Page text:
Immortalized as a favorite of Rick Bayless, Rubi’s sports a long line. At least there’s a show while waiting: A bandana-clad woman kneads masa (cornmeal dough), forms it into orbs and presses each into a disc before it hits the griddle. Cooks cut from an al pastor spit, the meat falling into a cast-iron griddle with hunks of pineapple and sliced onion for a quick sauté. West side of Desplaines St, just south of La Flor de Mexico.
Vegetarians get their due with taco fillings from sautéed mushrooms and squash blossoms to huitlacoche, an earthy corn fungus. Carnivores should beeline for costilla en salsa verde, pork rib meat stewed in a tangy tomatillo-based green sauce. Manolo’s also won our al pastor taco competition. West side of Desplaines St, just south of Cabrini St.
Taqueria el Milagro
The $2.99-per-taco tag seems pricey until you realize your tender beef in chile de arbol sauce or pork in salsa verde is stuffed into a tortilla atop both beans and rice and under a heap of peppery cabbage slaw. Sides and main, all in one neat little package. 3050 W 26th St (773-847-9407).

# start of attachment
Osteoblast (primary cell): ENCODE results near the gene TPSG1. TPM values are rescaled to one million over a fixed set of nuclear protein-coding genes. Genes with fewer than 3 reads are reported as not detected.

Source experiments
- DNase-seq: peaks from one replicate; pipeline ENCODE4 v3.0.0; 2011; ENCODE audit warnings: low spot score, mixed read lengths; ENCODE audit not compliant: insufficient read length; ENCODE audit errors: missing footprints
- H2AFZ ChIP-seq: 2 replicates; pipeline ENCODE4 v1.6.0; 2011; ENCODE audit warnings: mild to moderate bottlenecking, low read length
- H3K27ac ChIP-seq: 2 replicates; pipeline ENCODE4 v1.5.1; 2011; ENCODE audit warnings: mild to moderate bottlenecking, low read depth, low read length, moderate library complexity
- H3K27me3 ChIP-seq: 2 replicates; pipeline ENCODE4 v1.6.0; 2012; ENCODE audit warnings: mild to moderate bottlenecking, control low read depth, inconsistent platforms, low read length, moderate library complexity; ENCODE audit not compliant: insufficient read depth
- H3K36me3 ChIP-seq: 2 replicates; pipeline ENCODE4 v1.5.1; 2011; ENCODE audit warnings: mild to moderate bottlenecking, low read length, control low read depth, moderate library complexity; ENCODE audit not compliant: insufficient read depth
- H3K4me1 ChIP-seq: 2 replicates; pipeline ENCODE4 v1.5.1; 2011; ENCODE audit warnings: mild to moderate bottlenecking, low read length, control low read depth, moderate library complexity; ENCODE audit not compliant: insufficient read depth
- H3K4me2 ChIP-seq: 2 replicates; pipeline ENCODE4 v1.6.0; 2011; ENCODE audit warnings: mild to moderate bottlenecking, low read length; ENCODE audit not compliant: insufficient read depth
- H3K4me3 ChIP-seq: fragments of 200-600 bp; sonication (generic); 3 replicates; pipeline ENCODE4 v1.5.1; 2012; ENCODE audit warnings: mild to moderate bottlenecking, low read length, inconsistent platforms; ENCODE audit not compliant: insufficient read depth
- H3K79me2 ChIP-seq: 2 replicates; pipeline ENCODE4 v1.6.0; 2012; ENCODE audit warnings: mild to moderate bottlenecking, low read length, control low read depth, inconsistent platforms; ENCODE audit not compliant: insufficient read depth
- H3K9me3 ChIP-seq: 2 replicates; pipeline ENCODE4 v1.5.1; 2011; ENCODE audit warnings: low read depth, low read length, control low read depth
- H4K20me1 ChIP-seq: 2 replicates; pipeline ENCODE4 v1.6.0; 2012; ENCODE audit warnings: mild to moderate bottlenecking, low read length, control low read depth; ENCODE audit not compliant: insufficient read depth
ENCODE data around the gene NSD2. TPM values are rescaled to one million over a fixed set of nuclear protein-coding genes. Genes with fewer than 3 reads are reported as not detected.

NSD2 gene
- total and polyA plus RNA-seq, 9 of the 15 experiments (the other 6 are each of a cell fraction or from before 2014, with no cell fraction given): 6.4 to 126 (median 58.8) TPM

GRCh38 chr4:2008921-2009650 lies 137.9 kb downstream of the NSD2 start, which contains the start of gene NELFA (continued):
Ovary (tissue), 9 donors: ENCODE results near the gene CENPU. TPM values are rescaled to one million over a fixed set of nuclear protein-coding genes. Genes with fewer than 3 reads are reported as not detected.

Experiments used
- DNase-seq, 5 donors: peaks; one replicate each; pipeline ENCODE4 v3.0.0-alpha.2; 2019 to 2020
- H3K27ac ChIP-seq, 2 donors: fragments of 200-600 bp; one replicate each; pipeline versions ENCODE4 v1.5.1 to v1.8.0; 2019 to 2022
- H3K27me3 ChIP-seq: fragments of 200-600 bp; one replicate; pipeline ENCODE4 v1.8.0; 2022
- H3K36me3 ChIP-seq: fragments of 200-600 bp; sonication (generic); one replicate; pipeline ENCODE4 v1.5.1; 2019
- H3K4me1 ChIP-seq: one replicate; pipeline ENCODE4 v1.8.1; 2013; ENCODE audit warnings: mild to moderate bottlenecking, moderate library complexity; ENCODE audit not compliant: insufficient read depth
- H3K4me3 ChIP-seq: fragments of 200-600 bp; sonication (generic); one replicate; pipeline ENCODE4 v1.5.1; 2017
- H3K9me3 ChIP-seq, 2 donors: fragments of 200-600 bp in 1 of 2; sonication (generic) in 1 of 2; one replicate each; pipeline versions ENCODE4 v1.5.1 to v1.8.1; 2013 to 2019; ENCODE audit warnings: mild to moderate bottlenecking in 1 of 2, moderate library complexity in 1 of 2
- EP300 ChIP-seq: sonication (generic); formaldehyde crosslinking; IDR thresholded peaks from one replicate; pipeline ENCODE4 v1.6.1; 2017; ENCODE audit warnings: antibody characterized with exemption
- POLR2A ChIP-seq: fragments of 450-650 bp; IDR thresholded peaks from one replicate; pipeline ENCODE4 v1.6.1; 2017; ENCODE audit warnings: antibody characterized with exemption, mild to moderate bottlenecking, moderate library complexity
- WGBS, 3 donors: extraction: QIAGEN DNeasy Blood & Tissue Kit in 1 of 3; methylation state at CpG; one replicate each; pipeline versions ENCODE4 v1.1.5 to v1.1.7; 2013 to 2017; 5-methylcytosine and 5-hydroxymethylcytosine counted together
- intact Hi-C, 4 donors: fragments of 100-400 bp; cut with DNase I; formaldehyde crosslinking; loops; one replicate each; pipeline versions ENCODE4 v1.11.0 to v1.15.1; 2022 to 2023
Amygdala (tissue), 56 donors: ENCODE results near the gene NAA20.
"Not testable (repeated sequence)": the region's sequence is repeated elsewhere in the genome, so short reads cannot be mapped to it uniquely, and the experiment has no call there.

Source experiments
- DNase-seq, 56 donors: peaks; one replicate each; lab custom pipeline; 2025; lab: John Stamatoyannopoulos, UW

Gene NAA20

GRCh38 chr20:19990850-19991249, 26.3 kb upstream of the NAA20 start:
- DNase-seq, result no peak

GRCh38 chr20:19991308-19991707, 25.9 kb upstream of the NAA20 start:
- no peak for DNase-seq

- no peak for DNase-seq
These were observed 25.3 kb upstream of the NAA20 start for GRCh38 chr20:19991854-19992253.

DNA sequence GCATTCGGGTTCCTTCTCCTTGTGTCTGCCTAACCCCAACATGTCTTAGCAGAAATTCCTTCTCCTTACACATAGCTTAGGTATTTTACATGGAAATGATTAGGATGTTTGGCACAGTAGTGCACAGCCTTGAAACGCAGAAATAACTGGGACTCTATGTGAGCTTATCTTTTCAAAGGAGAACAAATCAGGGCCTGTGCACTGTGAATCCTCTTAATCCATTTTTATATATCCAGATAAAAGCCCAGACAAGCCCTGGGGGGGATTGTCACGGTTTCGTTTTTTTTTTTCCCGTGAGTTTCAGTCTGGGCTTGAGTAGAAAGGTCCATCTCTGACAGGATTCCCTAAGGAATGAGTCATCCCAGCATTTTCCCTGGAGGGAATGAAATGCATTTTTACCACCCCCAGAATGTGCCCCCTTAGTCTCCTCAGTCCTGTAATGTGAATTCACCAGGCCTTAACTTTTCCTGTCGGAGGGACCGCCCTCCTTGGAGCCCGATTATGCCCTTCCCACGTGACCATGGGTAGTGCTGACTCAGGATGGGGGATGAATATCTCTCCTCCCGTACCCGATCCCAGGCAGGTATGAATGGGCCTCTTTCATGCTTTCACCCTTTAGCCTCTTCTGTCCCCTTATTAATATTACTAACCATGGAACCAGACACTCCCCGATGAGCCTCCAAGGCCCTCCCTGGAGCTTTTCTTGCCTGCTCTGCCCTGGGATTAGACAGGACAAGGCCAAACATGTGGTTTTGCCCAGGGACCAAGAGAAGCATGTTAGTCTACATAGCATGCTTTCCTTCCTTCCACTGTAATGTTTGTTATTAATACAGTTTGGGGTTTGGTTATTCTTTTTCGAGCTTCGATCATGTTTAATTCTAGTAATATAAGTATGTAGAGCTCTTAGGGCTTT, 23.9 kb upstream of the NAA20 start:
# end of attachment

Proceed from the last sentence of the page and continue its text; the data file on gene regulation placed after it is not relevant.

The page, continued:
Little Village’s king of tacos de guisado specializes in stewed fillings (tender pork in guajillo sauce; tart cactus paddle or charred poblano ragout sandwiched with greasy, gooey cheese). 3132 W 26th St (773-254-3466).
This Nuevo Leon feels auténtico, as does the specialty: tacos Sabinas. The griddled flour tortillas (flour works here, despite what we say here) are packed with grilled rib eye, charred jalapeño, caramelized onions and stewed tomatoes. 3657 W 26th St (773-522-1515).
Carne asada sports a nice char-to-fat ratio, the salted and dried cecina (thinly sliced beef) has just the right chew and tangy, tender chicken is soaked through with stewed tomatoes. 3901 W 26th St (773-522-0041).
Atotonilco is this ’hood’s popular option for post-midnight cravings (open until 2am on weekdays, 24 hours on weekends). Get tangy, marinated pork, sliced from the spit and tossed onto the flattop to rev up crispiness. 3916 W 26th St (773-762-3380).
El Encanto Michoacano
The central Pacific state of Michoacán, Mexico, is ground zero for carnitas. One of Chicago’s best examples of the slick pull-apart pig meat is found here, best on Saturdays or Sundays when tortillas are made fresh by hand. 4228 W 26th St (773-522-2070).